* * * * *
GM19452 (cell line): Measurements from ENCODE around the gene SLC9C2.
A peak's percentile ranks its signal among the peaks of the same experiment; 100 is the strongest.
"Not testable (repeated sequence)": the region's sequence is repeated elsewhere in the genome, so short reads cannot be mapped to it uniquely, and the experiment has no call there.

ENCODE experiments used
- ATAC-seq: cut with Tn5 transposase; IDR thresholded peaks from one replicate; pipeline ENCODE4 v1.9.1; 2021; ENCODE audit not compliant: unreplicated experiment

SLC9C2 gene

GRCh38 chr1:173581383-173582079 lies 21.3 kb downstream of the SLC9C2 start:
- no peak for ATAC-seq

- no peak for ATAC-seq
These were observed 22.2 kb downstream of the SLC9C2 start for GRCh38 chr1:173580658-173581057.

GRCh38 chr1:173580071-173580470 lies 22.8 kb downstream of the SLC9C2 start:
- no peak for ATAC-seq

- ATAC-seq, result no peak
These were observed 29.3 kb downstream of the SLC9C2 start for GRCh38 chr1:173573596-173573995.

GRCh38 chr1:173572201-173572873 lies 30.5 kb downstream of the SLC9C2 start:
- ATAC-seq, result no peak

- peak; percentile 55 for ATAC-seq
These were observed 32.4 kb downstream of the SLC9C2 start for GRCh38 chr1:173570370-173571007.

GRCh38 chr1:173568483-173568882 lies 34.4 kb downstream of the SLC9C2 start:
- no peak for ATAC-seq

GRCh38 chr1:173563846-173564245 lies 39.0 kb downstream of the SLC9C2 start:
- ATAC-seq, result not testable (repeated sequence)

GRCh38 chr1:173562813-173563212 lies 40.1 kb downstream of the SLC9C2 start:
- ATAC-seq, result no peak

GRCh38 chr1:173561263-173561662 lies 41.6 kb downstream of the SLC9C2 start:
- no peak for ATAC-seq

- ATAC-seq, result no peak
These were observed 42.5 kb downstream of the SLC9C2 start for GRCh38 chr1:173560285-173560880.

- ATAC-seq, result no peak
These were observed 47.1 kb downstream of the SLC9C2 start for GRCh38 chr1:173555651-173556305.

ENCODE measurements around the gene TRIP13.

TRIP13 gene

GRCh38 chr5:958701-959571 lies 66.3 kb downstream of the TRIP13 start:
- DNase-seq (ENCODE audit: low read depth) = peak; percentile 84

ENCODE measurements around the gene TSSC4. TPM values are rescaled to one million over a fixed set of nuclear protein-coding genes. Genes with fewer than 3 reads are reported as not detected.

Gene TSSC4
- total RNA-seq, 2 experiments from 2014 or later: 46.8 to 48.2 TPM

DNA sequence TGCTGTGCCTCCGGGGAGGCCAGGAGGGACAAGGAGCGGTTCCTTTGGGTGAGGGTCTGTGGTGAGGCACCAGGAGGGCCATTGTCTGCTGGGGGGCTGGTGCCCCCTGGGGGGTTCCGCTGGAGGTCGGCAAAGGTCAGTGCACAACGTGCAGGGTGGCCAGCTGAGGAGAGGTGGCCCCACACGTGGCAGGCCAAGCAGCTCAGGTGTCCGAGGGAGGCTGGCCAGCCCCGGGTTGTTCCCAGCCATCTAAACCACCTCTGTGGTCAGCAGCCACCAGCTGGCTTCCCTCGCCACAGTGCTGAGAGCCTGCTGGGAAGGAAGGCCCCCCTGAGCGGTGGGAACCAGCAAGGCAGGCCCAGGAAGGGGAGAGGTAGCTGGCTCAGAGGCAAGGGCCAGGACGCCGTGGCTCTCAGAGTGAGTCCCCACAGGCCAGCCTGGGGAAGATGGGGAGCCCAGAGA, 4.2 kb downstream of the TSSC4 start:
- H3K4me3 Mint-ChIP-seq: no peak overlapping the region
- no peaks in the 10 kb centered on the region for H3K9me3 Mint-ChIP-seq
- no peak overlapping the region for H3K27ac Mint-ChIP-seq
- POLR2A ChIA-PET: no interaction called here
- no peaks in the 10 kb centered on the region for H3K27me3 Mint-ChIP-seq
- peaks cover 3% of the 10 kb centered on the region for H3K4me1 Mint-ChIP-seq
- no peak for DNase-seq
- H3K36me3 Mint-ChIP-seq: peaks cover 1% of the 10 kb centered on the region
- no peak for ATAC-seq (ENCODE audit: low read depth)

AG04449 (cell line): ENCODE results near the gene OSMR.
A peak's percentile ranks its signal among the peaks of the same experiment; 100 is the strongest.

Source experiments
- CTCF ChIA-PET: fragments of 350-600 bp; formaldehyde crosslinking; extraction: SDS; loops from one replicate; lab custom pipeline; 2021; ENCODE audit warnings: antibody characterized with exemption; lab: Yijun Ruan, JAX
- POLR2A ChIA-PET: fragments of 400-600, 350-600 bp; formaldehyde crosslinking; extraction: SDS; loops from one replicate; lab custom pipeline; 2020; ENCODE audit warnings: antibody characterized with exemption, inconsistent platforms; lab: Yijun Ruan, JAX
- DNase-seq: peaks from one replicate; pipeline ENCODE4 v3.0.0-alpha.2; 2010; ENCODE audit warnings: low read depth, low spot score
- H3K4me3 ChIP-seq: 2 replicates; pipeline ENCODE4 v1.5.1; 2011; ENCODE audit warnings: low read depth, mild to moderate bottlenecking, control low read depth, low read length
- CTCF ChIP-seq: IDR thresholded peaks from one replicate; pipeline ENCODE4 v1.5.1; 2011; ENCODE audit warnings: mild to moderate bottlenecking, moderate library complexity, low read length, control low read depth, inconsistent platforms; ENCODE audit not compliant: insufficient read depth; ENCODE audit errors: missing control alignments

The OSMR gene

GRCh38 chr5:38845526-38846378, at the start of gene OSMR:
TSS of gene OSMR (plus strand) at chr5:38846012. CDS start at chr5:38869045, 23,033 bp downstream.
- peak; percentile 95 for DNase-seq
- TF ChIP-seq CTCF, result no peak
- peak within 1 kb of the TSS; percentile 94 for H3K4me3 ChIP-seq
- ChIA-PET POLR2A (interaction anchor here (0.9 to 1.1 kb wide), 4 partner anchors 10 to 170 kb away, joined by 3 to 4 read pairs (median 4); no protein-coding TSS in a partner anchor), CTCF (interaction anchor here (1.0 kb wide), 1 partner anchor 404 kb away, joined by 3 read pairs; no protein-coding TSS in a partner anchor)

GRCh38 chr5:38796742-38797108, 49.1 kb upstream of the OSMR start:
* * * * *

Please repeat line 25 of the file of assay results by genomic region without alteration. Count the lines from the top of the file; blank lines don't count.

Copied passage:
GRCh38 chr1:173561263-173561662 lies 41.6 kb downstream of the SLC9C2 start: